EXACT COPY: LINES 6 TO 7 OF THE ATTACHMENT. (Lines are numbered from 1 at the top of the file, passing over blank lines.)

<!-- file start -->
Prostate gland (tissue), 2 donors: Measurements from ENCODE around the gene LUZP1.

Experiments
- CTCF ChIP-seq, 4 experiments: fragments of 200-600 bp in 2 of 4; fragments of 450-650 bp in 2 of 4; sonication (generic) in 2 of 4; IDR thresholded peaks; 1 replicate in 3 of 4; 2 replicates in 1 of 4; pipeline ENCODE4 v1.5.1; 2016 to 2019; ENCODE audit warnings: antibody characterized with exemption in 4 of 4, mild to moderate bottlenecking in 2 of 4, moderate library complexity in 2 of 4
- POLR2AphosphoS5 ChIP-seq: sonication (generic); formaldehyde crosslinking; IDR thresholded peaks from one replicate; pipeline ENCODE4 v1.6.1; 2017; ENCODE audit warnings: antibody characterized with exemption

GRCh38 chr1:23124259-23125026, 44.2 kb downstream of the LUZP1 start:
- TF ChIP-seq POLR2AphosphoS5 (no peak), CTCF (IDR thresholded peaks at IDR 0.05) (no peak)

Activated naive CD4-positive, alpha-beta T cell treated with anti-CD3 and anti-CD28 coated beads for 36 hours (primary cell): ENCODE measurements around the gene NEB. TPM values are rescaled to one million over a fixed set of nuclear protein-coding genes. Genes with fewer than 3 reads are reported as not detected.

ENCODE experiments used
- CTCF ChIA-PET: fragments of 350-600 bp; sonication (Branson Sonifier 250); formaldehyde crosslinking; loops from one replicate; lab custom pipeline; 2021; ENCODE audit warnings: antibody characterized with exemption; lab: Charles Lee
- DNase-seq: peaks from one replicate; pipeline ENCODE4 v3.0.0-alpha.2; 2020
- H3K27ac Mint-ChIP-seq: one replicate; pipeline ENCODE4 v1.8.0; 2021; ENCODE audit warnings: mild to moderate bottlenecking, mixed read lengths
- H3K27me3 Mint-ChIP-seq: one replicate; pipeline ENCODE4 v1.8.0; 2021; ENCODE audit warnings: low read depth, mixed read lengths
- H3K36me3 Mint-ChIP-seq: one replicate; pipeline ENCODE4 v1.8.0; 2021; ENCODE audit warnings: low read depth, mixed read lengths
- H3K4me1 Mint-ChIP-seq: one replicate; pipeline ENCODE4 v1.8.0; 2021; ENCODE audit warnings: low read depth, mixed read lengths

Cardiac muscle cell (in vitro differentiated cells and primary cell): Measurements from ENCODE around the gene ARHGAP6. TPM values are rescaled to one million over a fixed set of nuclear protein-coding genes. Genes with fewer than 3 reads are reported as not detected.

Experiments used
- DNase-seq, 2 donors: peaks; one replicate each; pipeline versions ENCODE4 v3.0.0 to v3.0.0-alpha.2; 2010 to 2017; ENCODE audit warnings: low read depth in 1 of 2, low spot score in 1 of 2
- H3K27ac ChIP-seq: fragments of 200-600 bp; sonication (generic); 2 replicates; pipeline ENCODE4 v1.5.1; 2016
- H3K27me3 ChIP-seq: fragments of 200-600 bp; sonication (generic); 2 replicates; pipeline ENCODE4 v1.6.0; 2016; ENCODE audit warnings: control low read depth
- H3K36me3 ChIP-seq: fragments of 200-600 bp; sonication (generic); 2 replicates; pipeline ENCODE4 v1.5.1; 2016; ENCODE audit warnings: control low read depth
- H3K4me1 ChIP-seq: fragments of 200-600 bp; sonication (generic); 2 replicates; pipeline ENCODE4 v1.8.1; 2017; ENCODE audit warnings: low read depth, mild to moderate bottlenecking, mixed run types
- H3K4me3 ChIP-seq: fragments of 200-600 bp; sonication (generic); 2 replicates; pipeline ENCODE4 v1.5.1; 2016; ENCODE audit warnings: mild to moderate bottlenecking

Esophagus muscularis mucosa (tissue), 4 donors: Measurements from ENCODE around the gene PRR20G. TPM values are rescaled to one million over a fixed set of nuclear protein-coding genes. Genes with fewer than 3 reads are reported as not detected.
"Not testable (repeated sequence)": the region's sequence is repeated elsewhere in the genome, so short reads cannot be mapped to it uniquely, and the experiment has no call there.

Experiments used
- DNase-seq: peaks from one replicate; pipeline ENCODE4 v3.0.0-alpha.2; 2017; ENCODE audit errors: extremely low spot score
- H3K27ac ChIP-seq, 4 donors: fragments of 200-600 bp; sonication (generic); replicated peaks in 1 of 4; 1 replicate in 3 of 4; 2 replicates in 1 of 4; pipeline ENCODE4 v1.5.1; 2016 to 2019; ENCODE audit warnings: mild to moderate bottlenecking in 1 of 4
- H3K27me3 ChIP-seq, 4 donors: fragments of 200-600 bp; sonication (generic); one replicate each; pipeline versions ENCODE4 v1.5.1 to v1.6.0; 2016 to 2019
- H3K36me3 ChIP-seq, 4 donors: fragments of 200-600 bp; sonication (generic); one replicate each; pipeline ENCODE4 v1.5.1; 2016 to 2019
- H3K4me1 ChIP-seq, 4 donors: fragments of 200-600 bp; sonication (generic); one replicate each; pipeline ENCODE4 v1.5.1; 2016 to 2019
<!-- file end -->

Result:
- TF ChIP-seq POLR2AphosphoS5 (no peak), CTCF (IDR thresholded peaks at IDR 0.05) (no peak)

Activated naive CD4-positive, alpha-beta T cell treated with anti-CD3 and anti-CD28 coated beads for 36 hours (primary cell): ENCODE measurements around the gene NEB. TPM values are rescaled to one million over a fixed set of nuclear protein-coding genes. Genes with fewer than 3 reads are reported as not detected.